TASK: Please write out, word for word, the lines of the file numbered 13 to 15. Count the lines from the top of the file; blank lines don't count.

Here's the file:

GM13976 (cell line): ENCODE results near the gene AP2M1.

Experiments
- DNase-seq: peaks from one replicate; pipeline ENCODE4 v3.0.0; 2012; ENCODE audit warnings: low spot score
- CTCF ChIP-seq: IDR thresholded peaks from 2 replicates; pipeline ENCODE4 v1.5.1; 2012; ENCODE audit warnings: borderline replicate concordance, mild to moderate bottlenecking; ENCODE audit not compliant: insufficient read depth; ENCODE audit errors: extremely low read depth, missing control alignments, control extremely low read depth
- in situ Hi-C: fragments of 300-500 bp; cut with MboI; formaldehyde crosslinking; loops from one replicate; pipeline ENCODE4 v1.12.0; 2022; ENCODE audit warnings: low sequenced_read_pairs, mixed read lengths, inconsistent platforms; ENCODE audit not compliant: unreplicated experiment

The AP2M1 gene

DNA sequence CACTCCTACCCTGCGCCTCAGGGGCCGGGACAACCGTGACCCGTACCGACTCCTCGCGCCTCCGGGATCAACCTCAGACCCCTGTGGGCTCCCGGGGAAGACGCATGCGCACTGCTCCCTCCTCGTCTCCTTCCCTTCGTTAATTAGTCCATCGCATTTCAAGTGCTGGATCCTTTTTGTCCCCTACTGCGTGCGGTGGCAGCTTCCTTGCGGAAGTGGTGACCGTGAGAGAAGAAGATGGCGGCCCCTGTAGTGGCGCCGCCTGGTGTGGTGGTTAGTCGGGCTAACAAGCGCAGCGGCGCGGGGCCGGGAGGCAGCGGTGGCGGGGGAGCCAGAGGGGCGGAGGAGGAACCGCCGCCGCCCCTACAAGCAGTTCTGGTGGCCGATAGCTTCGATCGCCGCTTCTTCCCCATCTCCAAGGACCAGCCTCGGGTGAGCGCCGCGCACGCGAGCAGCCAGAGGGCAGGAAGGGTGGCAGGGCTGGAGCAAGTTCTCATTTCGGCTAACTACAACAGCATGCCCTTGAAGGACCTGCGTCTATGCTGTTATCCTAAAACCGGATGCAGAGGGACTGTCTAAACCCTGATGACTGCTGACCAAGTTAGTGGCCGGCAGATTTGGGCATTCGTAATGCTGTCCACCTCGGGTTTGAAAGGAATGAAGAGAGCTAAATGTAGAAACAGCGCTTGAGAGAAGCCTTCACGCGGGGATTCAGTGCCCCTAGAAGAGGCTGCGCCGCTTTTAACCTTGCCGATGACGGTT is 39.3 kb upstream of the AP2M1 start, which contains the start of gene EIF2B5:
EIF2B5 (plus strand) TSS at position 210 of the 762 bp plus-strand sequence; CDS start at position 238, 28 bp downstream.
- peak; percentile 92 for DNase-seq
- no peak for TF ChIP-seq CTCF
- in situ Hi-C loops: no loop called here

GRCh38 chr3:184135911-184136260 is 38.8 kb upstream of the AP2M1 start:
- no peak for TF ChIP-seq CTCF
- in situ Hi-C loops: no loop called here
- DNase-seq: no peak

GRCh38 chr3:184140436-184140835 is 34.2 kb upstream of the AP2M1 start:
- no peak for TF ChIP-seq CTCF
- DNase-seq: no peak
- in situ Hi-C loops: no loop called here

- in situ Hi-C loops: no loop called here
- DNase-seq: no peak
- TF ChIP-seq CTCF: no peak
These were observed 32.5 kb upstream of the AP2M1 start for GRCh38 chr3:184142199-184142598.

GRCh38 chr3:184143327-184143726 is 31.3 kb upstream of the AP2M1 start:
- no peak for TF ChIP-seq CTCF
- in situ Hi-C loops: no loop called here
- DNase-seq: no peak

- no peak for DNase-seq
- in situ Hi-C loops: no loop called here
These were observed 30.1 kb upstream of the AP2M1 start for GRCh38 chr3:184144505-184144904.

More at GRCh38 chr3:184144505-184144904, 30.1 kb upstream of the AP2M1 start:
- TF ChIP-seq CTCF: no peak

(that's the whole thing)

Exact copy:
- no peak for TF ChIP-seq CTCF
- in situ Hi-C loops: no loop called here
- DNase-seq: no peak